Early life, education and medical career[edit | edit source]
Ronald Ernest Paul was born on August 20, 1935 in Pittsburgh, the son of Howard Caspar Paul and Margaret (née Dumont) Paul. His paternal great-grandparents emigrated from Germany, and his mother was of German and Irish ancestry. Paul grew up in the western Pennsylvania town of Green Tree. His father ran a small dairy company.
At age five, Paul worked with his brothers in the basement of the family's home, checking hand-washed milk bottles for spots. As a junior at suburban Dormont High School, he was the 220-yard dash state champion. He attended Gettysburg College, where he was a member of Lambda Chi Alpha fraternity and earned a B.S. degree in biology in 1957.
After earning a Doctor of Medicine degree from Duke University's School of Medicine in 1961, Paul relocated with his wife to Michigan, where he completed his medical internship at the Henry Ford Hospital in Detroit. He then served as a flight surgeon in the United States Air Force from 1963 to 1965 and then in the United States Air National Guard from 1965 to 1968.
In 1968, Paul and his wife relocated to Texas, where he continued his medical work. Trained in obstetrics and gynecology, Paul then began his own private practice. As a physician, Paul routinely lowered fees or worked for free and refused to accept Medicaid or Medicare payments. A 2002 newsletter of the Association of American Physicians and Surgeons (AAPS) listed Paul as a member.
As a member of Congress, he continues to refuse to sign up for the government pension that he would be entitled to in order to avoid receiving government money, saying it would be "hypocritical and immoral."
Marijuana[edit | edit source]
Paul favors the right to use marijuana as a medical option. He was cosponsor of H.R. 2592, the States' Rights to Medical Marijuana Act. He is currently a supporter of the Personal Use of Marijuana by Responsible Adults Act of 2008.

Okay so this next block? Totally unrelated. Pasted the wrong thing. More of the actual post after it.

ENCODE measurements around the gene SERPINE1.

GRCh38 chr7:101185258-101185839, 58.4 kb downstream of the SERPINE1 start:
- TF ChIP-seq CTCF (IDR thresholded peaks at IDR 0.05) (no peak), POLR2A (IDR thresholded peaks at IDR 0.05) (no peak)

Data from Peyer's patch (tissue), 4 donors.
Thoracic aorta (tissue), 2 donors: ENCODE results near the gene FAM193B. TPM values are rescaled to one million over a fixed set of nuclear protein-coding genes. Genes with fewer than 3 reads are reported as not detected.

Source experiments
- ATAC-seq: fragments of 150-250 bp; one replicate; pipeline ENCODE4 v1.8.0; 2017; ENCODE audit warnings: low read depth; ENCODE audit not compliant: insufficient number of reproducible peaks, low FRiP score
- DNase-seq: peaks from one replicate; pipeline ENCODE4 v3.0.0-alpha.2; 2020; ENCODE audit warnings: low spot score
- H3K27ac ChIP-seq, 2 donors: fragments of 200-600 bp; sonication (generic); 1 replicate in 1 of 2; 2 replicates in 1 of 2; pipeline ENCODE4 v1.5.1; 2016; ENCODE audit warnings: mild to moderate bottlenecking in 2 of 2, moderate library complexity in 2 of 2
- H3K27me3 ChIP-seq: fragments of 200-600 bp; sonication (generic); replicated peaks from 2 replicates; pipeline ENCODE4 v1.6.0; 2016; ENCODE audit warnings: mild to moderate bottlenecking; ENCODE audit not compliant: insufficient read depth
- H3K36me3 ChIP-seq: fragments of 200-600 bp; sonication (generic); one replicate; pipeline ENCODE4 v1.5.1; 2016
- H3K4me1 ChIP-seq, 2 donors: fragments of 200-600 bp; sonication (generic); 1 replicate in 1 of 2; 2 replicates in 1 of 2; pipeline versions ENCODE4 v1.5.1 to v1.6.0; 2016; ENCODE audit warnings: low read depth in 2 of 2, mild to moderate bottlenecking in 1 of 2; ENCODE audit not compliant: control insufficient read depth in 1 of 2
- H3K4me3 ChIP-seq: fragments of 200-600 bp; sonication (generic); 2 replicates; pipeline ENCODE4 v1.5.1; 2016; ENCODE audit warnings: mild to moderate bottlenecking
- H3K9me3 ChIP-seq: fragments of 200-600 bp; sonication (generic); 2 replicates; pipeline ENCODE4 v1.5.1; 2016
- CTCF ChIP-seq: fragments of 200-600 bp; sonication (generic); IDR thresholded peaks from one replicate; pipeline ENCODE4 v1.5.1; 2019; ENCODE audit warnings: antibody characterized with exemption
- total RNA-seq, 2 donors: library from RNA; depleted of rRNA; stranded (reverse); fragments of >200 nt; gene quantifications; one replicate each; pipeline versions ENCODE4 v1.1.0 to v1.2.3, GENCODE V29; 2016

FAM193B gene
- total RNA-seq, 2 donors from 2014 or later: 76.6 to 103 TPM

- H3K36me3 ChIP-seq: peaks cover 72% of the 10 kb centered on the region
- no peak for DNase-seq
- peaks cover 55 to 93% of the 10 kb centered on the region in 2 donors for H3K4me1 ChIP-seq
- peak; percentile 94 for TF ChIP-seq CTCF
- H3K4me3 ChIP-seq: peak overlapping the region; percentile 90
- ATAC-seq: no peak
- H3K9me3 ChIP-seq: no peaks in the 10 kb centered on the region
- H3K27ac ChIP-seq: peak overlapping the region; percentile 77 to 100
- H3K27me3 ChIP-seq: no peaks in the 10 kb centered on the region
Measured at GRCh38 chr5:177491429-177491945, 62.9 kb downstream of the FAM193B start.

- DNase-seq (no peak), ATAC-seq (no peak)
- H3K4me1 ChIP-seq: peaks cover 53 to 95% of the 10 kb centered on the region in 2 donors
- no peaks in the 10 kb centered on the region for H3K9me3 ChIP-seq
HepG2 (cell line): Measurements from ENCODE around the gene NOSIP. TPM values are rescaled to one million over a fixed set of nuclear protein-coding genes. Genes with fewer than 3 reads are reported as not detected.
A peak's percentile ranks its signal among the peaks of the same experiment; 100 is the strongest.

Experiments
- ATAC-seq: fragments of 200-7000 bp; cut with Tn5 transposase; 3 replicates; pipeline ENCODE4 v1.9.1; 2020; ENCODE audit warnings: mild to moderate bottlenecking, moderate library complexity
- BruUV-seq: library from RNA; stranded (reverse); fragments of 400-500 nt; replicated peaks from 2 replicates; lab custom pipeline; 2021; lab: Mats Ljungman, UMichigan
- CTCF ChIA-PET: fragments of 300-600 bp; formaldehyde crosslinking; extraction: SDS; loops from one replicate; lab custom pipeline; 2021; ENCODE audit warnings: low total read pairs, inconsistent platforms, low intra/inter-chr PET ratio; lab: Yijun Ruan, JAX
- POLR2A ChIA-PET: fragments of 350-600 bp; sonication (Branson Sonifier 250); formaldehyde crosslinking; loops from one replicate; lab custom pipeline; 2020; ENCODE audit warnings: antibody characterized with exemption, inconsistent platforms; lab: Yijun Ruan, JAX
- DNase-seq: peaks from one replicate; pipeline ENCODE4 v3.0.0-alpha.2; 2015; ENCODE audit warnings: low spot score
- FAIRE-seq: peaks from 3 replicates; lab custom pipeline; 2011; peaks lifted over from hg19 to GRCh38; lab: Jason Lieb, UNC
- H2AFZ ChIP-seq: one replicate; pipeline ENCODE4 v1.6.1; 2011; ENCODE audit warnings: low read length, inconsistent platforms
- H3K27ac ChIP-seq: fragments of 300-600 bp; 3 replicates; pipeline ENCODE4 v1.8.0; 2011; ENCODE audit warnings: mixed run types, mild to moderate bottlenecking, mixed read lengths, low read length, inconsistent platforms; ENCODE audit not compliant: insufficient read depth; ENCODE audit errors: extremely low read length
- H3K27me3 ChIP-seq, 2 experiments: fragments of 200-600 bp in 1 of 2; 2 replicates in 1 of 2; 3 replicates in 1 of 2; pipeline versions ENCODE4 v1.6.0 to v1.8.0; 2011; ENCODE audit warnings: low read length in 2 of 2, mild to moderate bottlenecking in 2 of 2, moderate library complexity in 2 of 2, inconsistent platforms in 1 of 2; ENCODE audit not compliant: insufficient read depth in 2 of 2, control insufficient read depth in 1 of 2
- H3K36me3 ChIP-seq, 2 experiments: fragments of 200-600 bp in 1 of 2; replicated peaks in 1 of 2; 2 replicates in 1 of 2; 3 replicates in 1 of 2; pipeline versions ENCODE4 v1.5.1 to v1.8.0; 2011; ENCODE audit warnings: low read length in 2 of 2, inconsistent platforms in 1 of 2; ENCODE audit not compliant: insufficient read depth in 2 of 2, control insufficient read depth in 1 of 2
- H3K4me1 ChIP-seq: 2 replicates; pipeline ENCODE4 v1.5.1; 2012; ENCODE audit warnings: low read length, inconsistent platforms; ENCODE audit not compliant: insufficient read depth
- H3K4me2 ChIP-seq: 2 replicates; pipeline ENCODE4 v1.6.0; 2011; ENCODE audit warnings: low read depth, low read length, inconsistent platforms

Paul has joined prominent Progressive Democrats in urging that states be allowed to permit farmers to grow industrial hemp, which currently is defined as a controlled substance. He contends that this would help North Dakota and other agriculture states, where farmers have requested the ability to farm hemp for years.
In 2005 and 2007 he introduced the Industrial Hemp Farming Act "to amend the Controlled Substances Act to exclude industrial hemp from the definition of marijuana, and for other purposes"; it currently has eleven cosponsors. This bill would give the states the power to regulate farming of hemp. The measure would be a first since the national prohibition of industrial hemp farming in the United States. The Economist wrote that his support for hemp farming could appeal to farmers in Iowa.
Drug prohibition[edit | edit source]
Paul contends that prohibition of drugs is ineffective and advocates ending the War on Drugs. "Prohibition doesn't work. Prohibition causes crime." He believes that drug abuse should be treated as a medical problem: "We treat alcoholism now as a medical problem and I, as a physician, think we should treat drug addiction as a medical problem and not as a crime." The Constitution does not enumerate or delegate to Congress the authority to ban or regulate drugs in general.
Paul believes in personal responsibility, but also sees inequity in the current application of drug enforcement laws, noting in 2000, "Many prisoners are non-violent and should be treated as patients with addictions, not as criminals. Irrational mandatory minimal sentences have caused a great deal of harm. We have non-violent drug offenders doing life sentences, and there is no room to incarcerate the rapists and murderers."
When asked about his position on implementing the tenth amendment, Paul explained, "Certain medical procedures and medical choices, I would allow the states to determine that. The state law should prevail not the Federal Government." Speaking specifically about Drug Enforcement Administration raids on medical marijuana clinics Paul said, "They're unconstitutional", and went on to advocate states' rights and personal choice: "You're not being compassionate by taking medical marijuana from someone who's suffering from cancer or AIDS ... People should have freedom of choice. We certainly should respect the law and the law says that states should be able to determine this."
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